How AI regulation is developing in the insurance industry

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Earlier this week, I was in San Diego as a speaker and guest of the National Association of Insurance Commissioners (NAIC) National Meeting. I had the opportunity to share some of my own outlooks and opinions with the Big Data and Artificial Intelligence Working Group. I also had the opportunity to participate in meetings with key stakeholders involved in considering next steps toward regulatory oversight of AI.

2021 has seen a material acceleration in regulatory interest and posturing regarding the use of AI — both within insurance and more broadly. From the New York City Council creating legislation to rein in AI biases during the hiring process to the Federal Trade Commission’s guidance on how to build and deploy responsible AI and machine learning models, governing bodies across the United States have demonstrated a vested interest in regulating AI. For insurance carriers with European exposure, a just released update to Europe’s proposed AI Act now specifically places insurance industry use of AI under the “high risk” category.

In August 2020, the NAIC put forth AI principles. Over the course of the past year, its focus was to gain more data about exactly where the insurance industry is in its use of AI. The priority was to get a sense of how regulations could impact the industry’s use of AI technologies. During the Big Data Working Group, a first public peek was offered into the results from a survey of property and casualty carriers and their use of AI. The results show a broad application of AI across the core functions of this group of insurance carriers. This working group seems likely to expand the survey to homeowners and life insurance lines of business in the coming months.

The challenge of regulating AI is not insignificant. Regulators have to balance protection of consumers with support of innovation. Several themes are evident about the regulatory outlook on the use of AI in insurance:

  • An appreciation that AI is a complex system resulting from actions, decisions, and data driven by a team of stakeholders over a system’s entire life cycle.
  • An understanding that regulation will need to include evidence of broad life cycle governance and objective reviews of key risk management practices.
  • Agreement among regulators that they are largely unequipped to perform, with state regulatory staff, deep technical examinations or forensics of AI systems. To be successful in regulatory oversight, they need further education, partnerships with more expert organizations, and some degree of carrier attested accountability in the future.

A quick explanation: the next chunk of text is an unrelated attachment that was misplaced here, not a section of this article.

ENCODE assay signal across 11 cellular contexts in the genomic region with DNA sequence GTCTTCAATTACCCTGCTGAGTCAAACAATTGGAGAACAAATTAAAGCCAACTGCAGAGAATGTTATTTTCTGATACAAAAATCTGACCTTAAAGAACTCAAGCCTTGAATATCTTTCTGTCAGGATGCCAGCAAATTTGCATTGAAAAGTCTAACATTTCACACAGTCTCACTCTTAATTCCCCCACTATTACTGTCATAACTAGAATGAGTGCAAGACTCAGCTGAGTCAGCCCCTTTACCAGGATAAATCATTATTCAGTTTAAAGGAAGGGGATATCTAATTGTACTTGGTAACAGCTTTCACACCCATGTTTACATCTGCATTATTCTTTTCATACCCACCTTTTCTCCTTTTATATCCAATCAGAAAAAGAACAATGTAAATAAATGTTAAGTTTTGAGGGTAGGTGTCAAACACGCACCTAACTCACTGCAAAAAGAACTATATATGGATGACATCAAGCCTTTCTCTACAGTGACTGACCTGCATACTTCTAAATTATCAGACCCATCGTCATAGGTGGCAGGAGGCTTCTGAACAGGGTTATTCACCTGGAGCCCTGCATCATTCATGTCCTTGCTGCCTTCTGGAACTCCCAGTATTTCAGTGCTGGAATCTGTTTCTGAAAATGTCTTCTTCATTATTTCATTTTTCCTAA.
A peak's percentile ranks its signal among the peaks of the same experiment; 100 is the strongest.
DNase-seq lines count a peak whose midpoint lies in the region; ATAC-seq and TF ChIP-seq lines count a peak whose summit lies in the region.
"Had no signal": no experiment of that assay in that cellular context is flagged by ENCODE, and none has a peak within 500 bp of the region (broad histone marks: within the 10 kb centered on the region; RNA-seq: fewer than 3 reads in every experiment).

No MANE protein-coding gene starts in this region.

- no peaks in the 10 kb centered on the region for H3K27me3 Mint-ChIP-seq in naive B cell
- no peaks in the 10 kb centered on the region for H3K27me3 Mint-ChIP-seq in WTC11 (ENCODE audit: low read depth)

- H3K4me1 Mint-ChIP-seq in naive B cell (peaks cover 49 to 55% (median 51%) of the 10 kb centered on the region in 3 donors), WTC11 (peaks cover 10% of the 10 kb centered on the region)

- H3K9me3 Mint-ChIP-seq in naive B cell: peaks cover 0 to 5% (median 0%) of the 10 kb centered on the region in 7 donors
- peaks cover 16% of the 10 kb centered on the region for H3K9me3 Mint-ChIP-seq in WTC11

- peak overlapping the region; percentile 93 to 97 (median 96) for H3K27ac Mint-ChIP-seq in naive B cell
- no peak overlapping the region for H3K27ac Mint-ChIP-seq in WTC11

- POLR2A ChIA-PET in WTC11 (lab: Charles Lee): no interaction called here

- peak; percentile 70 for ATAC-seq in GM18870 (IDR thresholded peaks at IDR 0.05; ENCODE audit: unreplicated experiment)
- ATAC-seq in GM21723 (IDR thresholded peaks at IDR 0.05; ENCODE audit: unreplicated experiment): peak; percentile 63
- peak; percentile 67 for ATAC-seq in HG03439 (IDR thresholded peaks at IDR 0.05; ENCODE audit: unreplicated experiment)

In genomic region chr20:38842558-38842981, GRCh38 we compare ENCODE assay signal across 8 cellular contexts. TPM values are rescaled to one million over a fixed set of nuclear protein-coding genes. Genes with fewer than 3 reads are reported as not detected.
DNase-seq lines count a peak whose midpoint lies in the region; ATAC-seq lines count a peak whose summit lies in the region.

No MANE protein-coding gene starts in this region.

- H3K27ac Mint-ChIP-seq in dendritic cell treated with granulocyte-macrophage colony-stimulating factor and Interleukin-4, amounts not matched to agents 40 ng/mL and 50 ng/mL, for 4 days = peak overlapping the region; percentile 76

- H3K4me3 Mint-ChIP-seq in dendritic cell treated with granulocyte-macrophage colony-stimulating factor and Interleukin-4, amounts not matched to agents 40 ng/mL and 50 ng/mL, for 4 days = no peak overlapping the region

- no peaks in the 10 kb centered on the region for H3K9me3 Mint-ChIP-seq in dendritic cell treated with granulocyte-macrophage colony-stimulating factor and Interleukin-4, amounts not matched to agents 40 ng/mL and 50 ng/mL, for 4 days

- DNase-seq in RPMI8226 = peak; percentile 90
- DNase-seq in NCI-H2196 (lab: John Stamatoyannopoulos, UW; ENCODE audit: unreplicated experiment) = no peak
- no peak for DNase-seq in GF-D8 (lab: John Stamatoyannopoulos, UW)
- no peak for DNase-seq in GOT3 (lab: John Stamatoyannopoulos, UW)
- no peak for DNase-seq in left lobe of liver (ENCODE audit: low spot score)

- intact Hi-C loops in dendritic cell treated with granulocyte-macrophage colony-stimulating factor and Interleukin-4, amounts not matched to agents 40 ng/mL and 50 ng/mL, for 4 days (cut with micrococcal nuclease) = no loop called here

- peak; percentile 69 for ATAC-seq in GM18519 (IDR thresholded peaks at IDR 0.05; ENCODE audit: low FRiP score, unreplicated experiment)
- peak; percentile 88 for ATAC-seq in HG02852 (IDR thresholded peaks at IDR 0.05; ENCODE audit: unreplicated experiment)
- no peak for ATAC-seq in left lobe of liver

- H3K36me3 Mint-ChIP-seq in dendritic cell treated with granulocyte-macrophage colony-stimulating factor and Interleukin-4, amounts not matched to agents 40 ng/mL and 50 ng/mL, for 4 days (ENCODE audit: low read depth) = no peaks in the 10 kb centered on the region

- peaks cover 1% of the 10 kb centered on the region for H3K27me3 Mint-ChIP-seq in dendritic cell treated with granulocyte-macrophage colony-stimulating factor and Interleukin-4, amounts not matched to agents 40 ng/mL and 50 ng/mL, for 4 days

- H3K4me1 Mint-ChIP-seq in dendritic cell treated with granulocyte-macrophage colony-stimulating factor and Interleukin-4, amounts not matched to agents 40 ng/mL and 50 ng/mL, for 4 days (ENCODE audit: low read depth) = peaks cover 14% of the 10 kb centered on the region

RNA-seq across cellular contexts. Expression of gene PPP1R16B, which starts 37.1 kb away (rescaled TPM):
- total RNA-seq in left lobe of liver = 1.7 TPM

• A possibility that material shaping and defining regulations will have to be forged at the federal level — not just state-level departments of insurance.

Looking back on my conversations in San Diego — and over the entire course of the year — I have one more reflective point: We could all benefit from being more direct. Where does AI-specific regulation start or end? How should insurance companies fundamentally change in to better serve often underserved classes of our population?

My career has not been in insurance. However, I have very quickly gained an appreciation that many of the fairness and bias conversations in AI governance venues are by no means exclusive to AI governance. Instead, they are bigger questions and considerations regarding balancing appropriate risk rating factors and the correlation those factors may have with fair treatment of certain classes of our population. I 100% agree we have economic disparities and inequities, and I want to see more inclusive markets; however, I would hate to see important and much needed governance practices that improve key principles like transparency, safety, and accountability wait for agreements on, in my opinion, the much larger and difficult discussions regarding fairness.

I consistently heard from both regulators and industry stakeholders in San Diego that insurance is undergoing a technology renaissance. It feels like there is agreement that how regulation works today is not what we need from regulation in the future. In some ways, enhancing NAIC focus on AI through the creation of a new highest level “letter committee” (H) — only the eighth such committee in the 150-year history of the NAIC — is a tremendous acknowledgement of this reality.

Next year will provide further perspective on the insurance regulators’ approach to the use of AI. We’ll see Colorado further define practices and plans for SB21-169: Restrict Insurers’ Use of External Consumer Data. We will likely see some federal policy or law development that could even be something like H.R. 5596: the Justice Against Malicious Algorithms Act of 2021.

What should carriers do right now with all of these moving pieces? At a bare minimum, insurance carriers should internally organize key stakeholders related to AI strategy and development to collaboratively evaluate how they define and develop AI projects and models. If carriers have not yet established broad life cycle governance or risk management practices unique to their AI/machine learning systems, they should begin that journey with haste.

Anthony Habayeb is founding CEO of Monitaur, an AI governance and ML assurance company.

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